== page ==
Opinions differ on the interpretation of evidence and the law in the complex and unusual case of the Kennewick Man. This case has been surrounded with controversy from the very beginning. Whether one agrees or disagrees with the various decisions and positions as this case works its way through the federal court system, the thoroughness and objectivity of the government scientific investigations, the expertise of the investigating scientists, and the value of the information obtained should not be ignored.

Letter from Secretary of the Interior Bruce Babbitt to Secretary of the Army Louis Caldera Regarding Disposition of the Kennewick Human Remains [September 21, 2000]

Enclosure 1: Determination That the Kennewick Human Skeletal Remains are "Native American" for the Purposes of the Native American Graves Protection and Repatriation Act (NAGPRA)
Memorandum from the Departmental Consulting Archeologist to the Assistant Secretary, Fish and Wildlife and Parks

Enclosure 2: Comparison between Studies Initiated by the Department of the Interior on the Kennewick Human Remains and Those Requested and Recommended by Plaintiffs (Bonnichsen et al. v. United States)

Enclosure 3: Human Culture in the Southeastern Columbia Plateau, 9500-9000 BP and Cultural Affiliation with Present-day Tribes.
A Summary of the Evidence. Department of the Interior.

Enclosure 4: NAGPRA and the Disposition of the Kennewick Human Remains.
Memorandum from the Solicitor to the Secretary of the Interior.

  Attachment A: Outline for the Confederated Tribes of the Umatilla Indian Reservation's (Umatilla, Cayuse, and Walla Walla) Petition Brought before the ICC

  Attachment B: Review of the United States Indian Claims Commission's Decisions to Identify Cases Resolved through Compromise Settlements

Cultural Affiliation Report [September 2000]

Chapter 1: Background and Scope for the Cultural Affiliation Reports
Francis P. McManamon, Jason C. Roberts, and Brooke S. Blades

Chapter 2: Review of the Archaeological Data
Kenneth M. Ames

Chapter 3: Review of Traditional Historical and Ethnographic Information
Daniel L. Boxberger

Chapter 4: Review of Linguistic Information
Eugene S. Hunn

Chapter 5: Cultural Affiliation Study of the Kennewick Human Remains: Review of Bio-Archaeological Information
Steven Hackenberger

Report on the DNA Testing Results of the Kennewick Human Remains from Columbia Park, Kennewick, Washington [September 2000]

Chapter 1: Examination of the Kennewick Remains—Taphonomy, Micro-sampling, and DNA Analysis
Francis P. McManamon, Jason C. Roberts, and Brooke S. Blades

  Attachment A: A Review of Documents and Evidence Pertaining to the Suitability of the Skeletal Remains from Kennewick, Washington, for DNA Studies
David G. Smith

  Attachment B: Amino Acid Composition and Stable Carbon Isotope Values on Kennewick Skeleton Bone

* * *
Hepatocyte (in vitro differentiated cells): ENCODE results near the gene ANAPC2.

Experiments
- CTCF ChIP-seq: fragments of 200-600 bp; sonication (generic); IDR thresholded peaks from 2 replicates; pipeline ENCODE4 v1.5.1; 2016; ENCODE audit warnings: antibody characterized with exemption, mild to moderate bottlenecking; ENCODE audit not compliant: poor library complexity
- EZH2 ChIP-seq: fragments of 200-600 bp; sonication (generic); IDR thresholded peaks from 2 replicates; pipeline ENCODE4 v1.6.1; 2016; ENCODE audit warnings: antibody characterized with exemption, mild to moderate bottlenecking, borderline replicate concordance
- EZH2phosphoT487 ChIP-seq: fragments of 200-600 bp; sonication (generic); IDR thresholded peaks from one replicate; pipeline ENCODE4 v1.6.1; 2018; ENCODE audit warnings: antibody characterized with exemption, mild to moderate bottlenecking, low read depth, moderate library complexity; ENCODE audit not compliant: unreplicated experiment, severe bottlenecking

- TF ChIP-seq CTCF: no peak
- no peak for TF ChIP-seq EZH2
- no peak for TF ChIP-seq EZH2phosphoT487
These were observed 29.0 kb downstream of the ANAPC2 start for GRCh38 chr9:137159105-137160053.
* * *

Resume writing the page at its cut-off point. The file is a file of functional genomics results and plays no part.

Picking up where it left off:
R. E. Taylor

Chapter 2: Report on DNA Analysis of the Remains of "Kennewick Man" from Columbia Park, Washington
Federica A. Kaestle

Chapter 3: Kennewick Man Ancient DNA Analysis: Final Report Submitted to the Department of the Interior, National Park Service
D. Andrew Merriwether and Graciela S. Cabana

Chapter 4: Report on DNA Analysis of the Remains of "Kennewick Man" from Columbia Park, Washington
David G. Smith, Ripan S. Malhi, Jason A. Eshleman, and Frederica A. Kaestle

Chapter 5: Final Report on the Physical Examination and Taphonomic Assessment of the Kennewick Human Remains (CENWW.97.Kennewick) to Assist with DNA Sample Selection
Philip L. Walker, Clark Spencer Larsen, and Joseph F. Powell

Potential for DNA Testing of the Human Remains from Columbia Park, Kennewick, Washington [Feb. 3, 2000]

Memorandum: Results of Radiocarbon Dating the Kennewick Human Skeletal Remains [Jan. 13, 2000]

Report on the Non-Destructive Examination, Description, and Analysis of the Human Remains from Columbia Park, Kennewick, Washington [October 1999]

Chapter 1: The Initial Scientific Examination, Description, and Analysis of the Kennewick Man Human Remains
Francis P. McManamon

Chapter 2: Report on the Osteological Assessment of the "Kennewick Man" Skeleton (CENWW.97.Kennewick)
Joseph F. Powell and Jerome C. Rose

Chapter 3: Analysis of Sediments Associated with Human Remains Found at Columbia Park, Kennewick, WA
Gary Huckleberry and Julie K. Stein

Chapter 4: Analysis of Lithic Artifact Embedded in the Columbia Park Remains
John L. Fagan
DOI Press Releases [Oct. 29, 1998 - Sept. 25, 2000]

Interagency Agreement Between DOA and DOI on the Delegation of Responsibilities for the Kennewick Human Remains [March 24, 1998]

Letter to the US Army Corps of Engineers regarding questions about Kennewick Man [Dec. 23, 1997]

  Letter from Secretary of the Interior Regarding Disposition of the Kennewick Human Remains  
  Cultural Affiliation Report  
  DNA Testing Results  
  Potential for DNA Testing  
  Radiocarbon Dating Results  
  Non-Destructive Examination Report  
  DOI Press Releases  
  Interagency Agreement on Responsibilities for Kennewick Remains  
  Letter to the US Army Corps of Engineers regarding questions about Kennewick Man